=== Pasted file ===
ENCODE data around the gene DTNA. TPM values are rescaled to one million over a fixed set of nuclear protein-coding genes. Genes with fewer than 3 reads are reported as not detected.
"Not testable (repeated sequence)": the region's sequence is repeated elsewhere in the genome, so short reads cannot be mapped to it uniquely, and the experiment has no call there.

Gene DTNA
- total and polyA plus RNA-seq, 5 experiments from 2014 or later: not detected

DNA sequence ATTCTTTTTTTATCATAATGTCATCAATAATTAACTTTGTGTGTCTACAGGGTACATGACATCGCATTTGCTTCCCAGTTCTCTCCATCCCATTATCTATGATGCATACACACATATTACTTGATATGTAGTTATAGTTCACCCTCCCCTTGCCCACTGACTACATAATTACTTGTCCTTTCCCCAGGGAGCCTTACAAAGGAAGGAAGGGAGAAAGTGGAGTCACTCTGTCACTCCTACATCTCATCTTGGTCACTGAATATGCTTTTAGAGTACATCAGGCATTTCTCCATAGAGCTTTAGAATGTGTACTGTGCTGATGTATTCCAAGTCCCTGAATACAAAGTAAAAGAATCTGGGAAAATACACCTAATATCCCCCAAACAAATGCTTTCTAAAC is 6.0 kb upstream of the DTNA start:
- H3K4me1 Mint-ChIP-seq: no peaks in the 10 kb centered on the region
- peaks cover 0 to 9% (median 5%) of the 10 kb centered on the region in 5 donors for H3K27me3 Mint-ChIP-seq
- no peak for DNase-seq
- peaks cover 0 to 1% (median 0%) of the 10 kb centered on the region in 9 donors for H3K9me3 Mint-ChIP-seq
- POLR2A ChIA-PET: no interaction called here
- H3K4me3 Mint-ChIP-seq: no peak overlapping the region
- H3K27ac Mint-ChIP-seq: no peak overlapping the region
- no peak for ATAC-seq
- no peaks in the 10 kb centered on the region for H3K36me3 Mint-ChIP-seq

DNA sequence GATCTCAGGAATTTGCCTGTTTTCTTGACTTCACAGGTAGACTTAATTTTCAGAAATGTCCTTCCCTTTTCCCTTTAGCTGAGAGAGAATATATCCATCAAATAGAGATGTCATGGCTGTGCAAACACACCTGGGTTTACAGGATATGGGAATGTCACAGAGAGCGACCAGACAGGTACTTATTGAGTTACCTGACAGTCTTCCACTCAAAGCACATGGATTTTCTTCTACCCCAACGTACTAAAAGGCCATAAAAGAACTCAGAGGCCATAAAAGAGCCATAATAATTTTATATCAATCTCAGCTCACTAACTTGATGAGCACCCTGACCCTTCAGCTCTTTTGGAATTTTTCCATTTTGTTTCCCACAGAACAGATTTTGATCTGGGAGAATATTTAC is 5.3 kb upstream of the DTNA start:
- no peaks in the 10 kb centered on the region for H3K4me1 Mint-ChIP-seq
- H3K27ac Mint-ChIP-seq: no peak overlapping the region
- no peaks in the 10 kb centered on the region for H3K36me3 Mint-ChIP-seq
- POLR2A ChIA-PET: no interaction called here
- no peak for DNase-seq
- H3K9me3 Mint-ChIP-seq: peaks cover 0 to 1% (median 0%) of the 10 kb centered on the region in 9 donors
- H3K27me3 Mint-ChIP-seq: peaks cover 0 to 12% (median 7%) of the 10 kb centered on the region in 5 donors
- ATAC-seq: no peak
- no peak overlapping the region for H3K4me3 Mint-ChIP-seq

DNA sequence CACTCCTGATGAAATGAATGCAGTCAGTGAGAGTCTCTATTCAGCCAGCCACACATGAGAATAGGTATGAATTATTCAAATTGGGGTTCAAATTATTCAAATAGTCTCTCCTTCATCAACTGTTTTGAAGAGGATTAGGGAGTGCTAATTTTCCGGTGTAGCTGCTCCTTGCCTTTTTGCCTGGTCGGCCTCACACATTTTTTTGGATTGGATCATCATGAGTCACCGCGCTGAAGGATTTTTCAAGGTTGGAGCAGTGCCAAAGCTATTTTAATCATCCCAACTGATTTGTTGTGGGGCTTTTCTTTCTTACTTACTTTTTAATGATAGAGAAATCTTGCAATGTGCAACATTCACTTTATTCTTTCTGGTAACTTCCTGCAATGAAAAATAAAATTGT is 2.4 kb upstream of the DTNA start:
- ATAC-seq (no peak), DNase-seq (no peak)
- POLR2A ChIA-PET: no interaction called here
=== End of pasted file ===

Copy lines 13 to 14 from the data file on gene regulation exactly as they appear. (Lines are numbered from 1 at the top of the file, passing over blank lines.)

- no peak for ATAC-seq
- no peaks in the 10 kb centered on the region for H3K36me3 Mint-ChIP-seq